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Discussion Starter · #1 ·
Hi guys, my name is Joe, I'm new here. I have a 2001 F150 5.4L 4x4. Last week the A/C just suddenly quit. It remained that way till sometime this week when I turned it and it ran.
I hooked up a set of gauges to the high and low sides, set the A/C to max, blower to max and left both doors open.
High pressure was 350psi, low pressure was 50psi. It stayed that way for about 10 minutes at which time the compressor began cycling rapidly. It would do that for about 2 minutes then everything went back to 350/50. At one time the high side headed for 400 but it came back to 350.
The cooling fan clutch seems OK and I haven't seen much debris around the condensor but I haven't tore anything apart yet. This is the first time the A/C has been worked on.
 

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It sounds as though the high pressure cutout switch is causing the cycling. Try spraying water from a garden hose on the condenser while checking the pressures. If they come down to normal 25-45 low side, 2.2-2.5 times ambient temperature high side there is a problem with condenser/cooling. The most likely suspect is the fan clutch. Also pressure wash the condenser as it can get plugged with dirt. Moisture/air in the system can also cause high high side pressures as can a blockage in the system.
 

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While I would agree with Royesses diag.I would like more info.What was the ambient temp outside on the day it quit and the day it came back on.AC pressures have a tendency to increase when dramatically when left at idle on a hot day.Low side pressure should be around 20-25 psi at idle with a aux fan blowing into the condenser.
 

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Discussion Starter · #4 ·
The day it quit last week it was 80 and sunny. Today when I turned it on again, it was 75 and cloudy.
I can't find my little thermometer to stick into a vent, but it doesn't feel like its blowing as cold as it could. Is this due to my 50# suction pressure?
The HP cutout switch is set for 425# or so. With my discharge running at 350#, how could that switch cause the compressor to cycle?
When the truck was off and I first plugged in my gauges today my static pressure was 150#. Isn't that high?
I looked at the face of the condenser real close tonight. There is no buildup of anything on it. It has about 10 very small dents in the fins from 135,000 miles of doing battle with the roadways.
Tomorrow I will spray the condenser with water and see if the pressures drop.

Thank you guys for all your help and ideas. I appreciate it a lot!
 

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I'm no expert at AC systems, but a 50 psi low pressure seems about 20 psi too high. A static pressure of 150 also seems high at 75 degrees. Someone, please correct me if I am wrong. But the only way to get static pressure too high is to overcharge the system, suck air into the system, or have the system very hot when it is measured.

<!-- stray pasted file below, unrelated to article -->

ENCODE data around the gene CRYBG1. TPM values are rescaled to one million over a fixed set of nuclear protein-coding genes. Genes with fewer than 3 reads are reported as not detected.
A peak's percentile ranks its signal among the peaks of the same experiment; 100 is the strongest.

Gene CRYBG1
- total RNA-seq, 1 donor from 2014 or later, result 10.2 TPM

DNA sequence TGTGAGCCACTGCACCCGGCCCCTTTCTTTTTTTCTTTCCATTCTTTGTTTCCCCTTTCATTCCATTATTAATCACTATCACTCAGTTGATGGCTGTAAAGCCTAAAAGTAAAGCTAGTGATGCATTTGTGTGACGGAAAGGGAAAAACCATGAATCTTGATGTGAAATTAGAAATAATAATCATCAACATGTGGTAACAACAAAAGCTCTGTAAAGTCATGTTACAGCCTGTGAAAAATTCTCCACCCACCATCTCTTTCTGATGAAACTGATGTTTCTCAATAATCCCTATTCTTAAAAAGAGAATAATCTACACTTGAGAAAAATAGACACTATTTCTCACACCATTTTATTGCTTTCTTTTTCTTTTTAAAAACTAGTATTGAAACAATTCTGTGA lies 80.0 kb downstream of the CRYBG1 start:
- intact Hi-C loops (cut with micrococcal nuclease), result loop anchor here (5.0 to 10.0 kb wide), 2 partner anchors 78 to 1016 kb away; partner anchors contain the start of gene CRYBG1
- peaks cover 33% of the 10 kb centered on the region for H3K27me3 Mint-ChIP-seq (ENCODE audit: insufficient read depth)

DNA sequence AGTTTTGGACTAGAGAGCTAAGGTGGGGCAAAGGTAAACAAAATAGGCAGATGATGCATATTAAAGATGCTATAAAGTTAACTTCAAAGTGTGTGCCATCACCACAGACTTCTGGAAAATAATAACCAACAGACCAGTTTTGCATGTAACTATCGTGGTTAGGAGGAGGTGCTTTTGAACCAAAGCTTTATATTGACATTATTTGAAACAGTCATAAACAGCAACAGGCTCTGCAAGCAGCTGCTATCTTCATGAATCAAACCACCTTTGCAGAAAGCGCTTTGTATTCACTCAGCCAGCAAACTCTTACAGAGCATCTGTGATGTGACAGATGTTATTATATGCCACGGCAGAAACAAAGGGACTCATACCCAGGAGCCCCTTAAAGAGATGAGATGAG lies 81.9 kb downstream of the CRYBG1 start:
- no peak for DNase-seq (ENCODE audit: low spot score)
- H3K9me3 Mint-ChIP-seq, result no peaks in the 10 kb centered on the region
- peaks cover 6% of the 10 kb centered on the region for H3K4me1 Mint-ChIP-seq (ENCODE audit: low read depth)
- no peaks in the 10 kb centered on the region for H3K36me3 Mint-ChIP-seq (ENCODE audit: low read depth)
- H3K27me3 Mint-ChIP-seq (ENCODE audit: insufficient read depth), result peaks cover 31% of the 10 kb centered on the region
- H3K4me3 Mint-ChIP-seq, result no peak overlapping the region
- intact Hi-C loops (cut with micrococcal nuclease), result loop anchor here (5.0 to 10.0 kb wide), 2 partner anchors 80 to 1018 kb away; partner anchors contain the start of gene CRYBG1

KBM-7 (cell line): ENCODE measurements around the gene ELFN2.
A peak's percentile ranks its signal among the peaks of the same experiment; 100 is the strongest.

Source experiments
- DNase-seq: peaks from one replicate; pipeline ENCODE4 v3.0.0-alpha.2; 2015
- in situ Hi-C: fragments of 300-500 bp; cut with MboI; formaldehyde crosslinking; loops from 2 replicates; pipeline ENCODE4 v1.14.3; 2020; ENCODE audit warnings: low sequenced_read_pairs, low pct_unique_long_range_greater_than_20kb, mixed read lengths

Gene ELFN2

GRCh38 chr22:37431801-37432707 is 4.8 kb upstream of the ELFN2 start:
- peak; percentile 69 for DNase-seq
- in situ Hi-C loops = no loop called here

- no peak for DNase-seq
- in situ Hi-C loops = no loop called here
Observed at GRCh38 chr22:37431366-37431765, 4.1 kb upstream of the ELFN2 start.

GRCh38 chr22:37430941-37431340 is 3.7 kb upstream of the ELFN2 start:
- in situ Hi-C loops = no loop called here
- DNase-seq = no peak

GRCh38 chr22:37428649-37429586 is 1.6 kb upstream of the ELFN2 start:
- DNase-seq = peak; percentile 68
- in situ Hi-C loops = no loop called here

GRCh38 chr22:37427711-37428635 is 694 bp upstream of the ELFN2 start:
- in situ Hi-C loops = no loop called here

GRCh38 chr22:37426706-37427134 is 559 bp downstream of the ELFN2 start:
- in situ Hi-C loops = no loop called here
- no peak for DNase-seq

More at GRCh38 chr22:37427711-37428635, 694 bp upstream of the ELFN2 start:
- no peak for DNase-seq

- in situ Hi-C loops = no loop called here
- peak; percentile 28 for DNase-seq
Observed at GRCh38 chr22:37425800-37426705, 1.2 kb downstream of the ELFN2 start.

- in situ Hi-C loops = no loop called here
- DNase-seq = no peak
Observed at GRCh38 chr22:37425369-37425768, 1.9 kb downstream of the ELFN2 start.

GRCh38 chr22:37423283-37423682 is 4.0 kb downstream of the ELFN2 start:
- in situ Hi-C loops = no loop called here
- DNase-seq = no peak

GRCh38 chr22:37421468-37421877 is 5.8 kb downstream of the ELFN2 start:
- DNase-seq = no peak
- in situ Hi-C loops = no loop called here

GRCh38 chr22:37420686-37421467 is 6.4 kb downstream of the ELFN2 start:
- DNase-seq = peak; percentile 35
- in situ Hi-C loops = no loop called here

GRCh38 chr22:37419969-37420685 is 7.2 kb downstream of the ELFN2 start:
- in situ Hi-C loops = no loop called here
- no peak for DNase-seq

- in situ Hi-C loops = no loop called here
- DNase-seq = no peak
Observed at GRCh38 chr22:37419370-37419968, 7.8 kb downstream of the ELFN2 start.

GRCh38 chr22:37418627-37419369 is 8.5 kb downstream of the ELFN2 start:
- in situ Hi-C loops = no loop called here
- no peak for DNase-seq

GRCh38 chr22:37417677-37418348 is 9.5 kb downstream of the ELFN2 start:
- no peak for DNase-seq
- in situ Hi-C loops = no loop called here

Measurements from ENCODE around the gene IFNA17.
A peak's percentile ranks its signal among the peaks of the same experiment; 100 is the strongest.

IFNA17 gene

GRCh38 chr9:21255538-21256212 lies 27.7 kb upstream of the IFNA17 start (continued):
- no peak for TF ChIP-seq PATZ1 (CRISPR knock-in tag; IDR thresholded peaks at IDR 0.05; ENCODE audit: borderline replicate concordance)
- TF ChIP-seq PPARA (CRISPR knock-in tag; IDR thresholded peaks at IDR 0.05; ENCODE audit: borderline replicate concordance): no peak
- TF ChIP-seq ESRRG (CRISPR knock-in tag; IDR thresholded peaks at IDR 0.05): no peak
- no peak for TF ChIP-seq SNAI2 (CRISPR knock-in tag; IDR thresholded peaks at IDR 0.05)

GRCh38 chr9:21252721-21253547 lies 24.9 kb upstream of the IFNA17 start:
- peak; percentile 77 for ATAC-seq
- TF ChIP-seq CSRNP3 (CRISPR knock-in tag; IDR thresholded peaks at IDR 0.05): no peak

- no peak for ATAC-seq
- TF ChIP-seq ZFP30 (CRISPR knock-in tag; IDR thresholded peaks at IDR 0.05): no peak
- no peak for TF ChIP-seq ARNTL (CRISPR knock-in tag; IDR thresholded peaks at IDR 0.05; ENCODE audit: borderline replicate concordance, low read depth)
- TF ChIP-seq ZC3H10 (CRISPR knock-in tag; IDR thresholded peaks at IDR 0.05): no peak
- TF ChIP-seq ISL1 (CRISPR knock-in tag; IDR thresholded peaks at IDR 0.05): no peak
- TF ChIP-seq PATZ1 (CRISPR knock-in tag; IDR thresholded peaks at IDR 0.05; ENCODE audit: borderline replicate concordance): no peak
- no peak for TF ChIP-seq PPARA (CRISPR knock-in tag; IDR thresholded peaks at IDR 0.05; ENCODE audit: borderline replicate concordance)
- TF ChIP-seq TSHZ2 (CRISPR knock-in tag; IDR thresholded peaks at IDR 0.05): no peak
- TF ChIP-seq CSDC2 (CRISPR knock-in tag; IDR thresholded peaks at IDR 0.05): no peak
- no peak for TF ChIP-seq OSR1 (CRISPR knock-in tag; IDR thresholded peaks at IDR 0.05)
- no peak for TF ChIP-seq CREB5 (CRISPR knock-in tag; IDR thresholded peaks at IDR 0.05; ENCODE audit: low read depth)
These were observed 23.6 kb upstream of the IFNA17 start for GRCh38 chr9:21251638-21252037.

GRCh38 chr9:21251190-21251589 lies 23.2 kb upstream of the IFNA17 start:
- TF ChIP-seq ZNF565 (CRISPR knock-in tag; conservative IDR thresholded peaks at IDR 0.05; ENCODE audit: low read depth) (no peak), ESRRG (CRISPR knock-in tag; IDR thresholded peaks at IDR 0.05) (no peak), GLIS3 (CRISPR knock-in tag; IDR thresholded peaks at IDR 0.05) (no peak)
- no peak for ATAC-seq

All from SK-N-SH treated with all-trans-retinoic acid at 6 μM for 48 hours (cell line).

I know, I'm not much help.
 

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Principles of Operation
There are four main principles involved with the basic theory of operation:
• heat transfer
• latent heat of vaporization
• relative humidity
• effects of pressure
Heat Transfer
If two substances of different temperature are placed near each other, the heat in the warmer substance will transfer to the colder substance.
Latent Heat of Vaporization
When a liquid boils (converts to gas) it absorbs heat without raising the temperature of the resulting gas. When the gas condenses (converts back to a liquid), it gives off heat without lowering the temperature of the resulting liquid.
Relative Humidity
The amount of moisture (water vapor content) that the air can hold is directly related to the air temperature. The more heat there is in the air, the more moisture the air can hold. The lower the moisture content in the air, the more comfortable you feel. Removing the moisture from the air lowers its relative humidity and improves personal comfort.
Effects of Pressure on Boiling or Condensation
As the pressure is increased on a liquid, the temperature at which the liquid boils (converts to gas) also increases. Conversely, when the pressure on a liquid is reduced, its boiling point is also reduced. When in the gas state, an increase in pressure causes an increase in temperature, while a decrease in pressure will decrease the
temperature of the gas.

The Refrigerant Cycle
During stabilized conditions (air conditioning system shutdown), the refrigerant is in a vaporized state and pressures are equal throughout the system. When the air conditioning (A/C) compressor is in operation it increases pressure on the refrigerant vapor, raising its temperature. The high-pressure and high temperature
vapor is then released into the top of the A/C condenser core. The A/C condenser core, being close to ambient temperature, causes the refrigerant vapor to condense into a liquid when heat is removed from the refrigerant by ambient air passing over the fins and tubing. The now liquid refrigerant, still at high pressure, exits from the bottom of the
A/C condenser core and enters the inlet side of the A/C evaporator core orifice.